Tamraparni Dasu | Book Page
Tamraparni Dasu is an Indian American writer and published author. Her new book, Spy Interrupted, The Waiting Wife, was just released. It is the first in a trilogy.
Tamraparni Dasu, writer, author, published, Spy Interrupted, The Waiting Wife, India,
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Of Hollywood, Bollywood and Spies

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Book lovers are an opinionated bunch. They have strong likes and dislikes, and love to argue. But they are also  curious, funny and warm, and unfailingly courteous. I thought it would be interesting to share some of the discussions I’ve had at author events, as well as some other questions I’ve been asked frequently.

Most popular question by far: Are you a spy/work for the CIA?

No, I am not, and I do not know anyone who is. In fact, if a real spy reads my book, I am sure that she/he will fall of the chair laughing. Just as I do when I read breathless articles in newspapers and magazines about machine learning and artificial intelligence. Recently, I met a former secret service agent who used to be on the security detail of a very high profile US cabinet secretary. He promised to read my book and let me know what he thought. I’ll keep you posted 🙂

There are many famous Indian women writers who write about the immigrant experience; how come you chose such an unusual genre?

I know that when publishers and publicists see my name or photo, they expect the whole immigrant “caught between two cultures” schtick. I am fed up with that.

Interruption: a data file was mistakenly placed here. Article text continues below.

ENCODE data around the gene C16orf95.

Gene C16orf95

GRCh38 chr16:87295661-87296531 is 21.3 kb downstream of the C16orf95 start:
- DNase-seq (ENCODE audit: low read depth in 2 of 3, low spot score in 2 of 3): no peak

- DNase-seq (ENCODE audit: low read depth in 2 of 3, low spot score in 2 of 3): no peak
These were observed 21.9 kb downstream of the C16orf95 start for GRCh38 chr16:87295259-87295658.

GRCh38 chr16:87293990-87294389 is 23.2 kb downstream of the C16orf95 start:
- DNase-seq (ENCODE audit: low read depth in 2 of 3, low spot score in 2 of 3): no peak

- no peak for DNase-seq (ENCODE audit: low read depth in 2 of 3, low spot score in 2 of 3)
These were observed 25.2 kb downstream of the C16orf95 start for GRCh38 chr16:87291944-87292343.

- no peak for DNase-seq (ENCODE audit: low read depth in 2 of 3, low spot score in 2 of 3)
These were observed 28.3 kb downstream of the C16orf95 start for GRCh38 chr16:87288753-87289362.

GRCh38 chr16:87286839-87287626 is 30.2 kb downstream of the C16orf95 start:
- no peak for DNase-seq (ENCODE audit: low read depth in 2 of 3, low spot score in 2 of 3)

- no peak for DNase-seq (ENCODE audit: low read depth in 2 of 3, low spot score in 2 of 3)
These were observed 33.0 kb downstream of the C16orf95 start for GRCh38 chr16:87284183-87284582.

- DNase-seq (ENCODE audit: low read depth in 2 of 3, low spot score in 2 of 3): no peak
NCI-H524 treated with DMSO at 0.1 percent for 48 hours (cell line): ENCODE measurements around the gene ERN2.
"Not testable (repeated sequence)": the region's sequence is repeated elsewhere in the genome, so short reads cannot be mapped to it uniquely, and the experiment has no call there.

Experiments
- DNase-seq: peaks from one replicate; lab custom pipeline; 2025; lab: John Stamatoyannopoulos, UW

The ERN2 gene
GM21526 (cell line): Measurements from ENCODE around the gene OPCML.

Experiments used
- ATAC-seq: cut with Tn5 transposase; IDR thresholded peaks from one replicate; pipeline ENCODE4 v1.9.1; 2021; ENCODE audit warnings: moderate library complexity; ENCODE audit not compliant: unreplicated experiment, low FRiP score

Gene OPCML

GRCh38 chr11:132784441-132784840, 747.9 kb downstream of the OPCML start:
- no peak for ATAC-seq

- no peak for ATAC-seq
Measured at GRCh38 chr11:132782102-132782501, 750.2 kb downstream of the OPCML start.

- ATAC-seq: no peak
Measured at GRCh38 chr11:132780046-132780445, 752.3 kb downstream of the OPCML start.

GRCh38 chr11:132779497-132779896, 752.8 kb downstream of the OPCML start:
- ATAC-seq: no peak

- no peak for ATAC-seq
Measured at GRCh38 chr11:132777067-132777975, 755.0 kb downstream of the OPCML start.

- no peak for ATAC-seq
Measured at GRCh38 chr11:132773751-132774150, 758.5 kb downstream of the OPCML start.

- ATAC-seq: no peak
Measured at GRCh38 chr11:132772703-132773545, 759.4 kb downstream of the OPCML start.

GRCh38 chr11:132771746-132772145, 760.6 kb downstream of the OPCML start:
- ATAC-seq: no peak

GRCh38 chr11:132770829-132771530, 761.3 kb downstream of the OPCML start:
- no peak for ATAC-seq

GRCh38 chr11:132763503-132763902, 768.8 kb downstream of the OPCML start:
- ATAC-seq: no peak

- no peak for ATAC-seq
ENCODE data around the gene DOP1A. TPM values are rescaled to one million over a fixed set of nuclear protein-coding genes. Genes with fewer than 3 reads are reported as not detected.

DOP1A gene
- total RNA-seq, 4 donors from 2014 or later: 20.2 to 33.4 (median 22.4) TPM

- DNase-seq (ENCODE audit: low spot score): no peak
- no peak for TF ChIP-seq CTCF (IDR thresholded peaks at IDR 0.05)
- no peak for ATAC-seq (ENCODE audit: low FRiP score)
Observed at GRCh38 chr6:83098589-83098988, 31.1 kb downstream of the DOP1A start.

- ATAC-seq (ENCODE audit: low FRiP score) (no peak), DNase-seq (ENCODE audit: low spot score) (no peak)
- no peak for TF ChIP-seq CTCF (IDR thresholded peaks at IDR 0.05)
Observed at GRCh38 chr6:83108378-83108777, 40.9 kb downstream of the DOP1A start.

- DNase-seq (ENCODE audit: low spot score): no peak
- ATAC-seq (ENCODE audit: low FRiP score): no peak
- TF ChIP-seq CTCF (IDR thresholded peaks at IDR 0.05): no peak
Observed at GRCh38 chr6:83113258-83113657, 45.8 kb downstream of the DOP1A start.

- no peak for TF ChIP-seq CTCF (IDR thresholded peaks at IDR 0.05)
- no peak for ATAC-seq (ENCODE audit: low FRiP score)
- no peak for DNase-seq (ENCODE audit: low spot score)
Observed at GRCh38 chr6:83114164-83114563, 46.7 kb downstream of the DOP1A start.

I write about what I enjoy and what I would personally love to read. And I truly feel that there is a big gap in the “classy romance meets good thriller” genre. Besides, my cultural roots will come through no matter what I write about. People loved the alu parathas and New Delhi scenes in Spy, Interrupted: The Waiting Wife, not to mention Nina’s extended family dynamic.

Your book would make a great movie. Why don’t you turn it into a screen play?

I’d love to! But, I don’t know where to start. In the meantime, for your amusement, here are some casting choices that have been suggested.

Stephen James: Bradley Cooper, Tom Hardy (Too bad that my favorites, Colin Firth and Daniel Craig, can’t pull off a 30-something look anymore).

Nina Sharma: Deepika Padukone, Mila Kunis.

As promised, my friends at BHPL and I will either have bit roles, or will visit the studio set when it happens.

Are the places you write about real? For example, the beach where Stephen and Nina have a romantic picnic?

Yes, they are. A beach fitting that description can be found along the coast of Rhode Island.

 

 

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On a personal note, I am happy to report that my father is back home from the hospital and is doing really well. Thanks to everyone for their best wishes. And special thanks to Anne deFuria  of Berkeley Heights Public Library for being so thoughtful and considerate during that week of uncertainty.

 

 

 

 

 

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Smart is the new sexy!

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A few years ago, a literary agent read my manuscript (Spy, Interrupted: The Waiting Wife) and said that she loved it…but that I should spice it up, and not be so subtle. Sex sells, she said. It was clearly good advice coming from years of experience. But, that is easier said than written. After all, who wants to be on the short list for Literary Review Bad Sex in Fiction Award?

Among writers that I have read, Jonathan Franzen is guilty of the most gratuitous use of sex. It appears randomly and frequently, jumping off the pages at unsuspecting readers. Among the old school, D. H. Lawrence spent considerable time on that subject writing with poetic passion and intensity.

South Asian cultures are quite uptight in this respect. It takes a very talented writer like Hanif Kureishi to create a raucous world filled with bawdy humor. There are many others without his skill and wit who just come across as coarse and vulgar.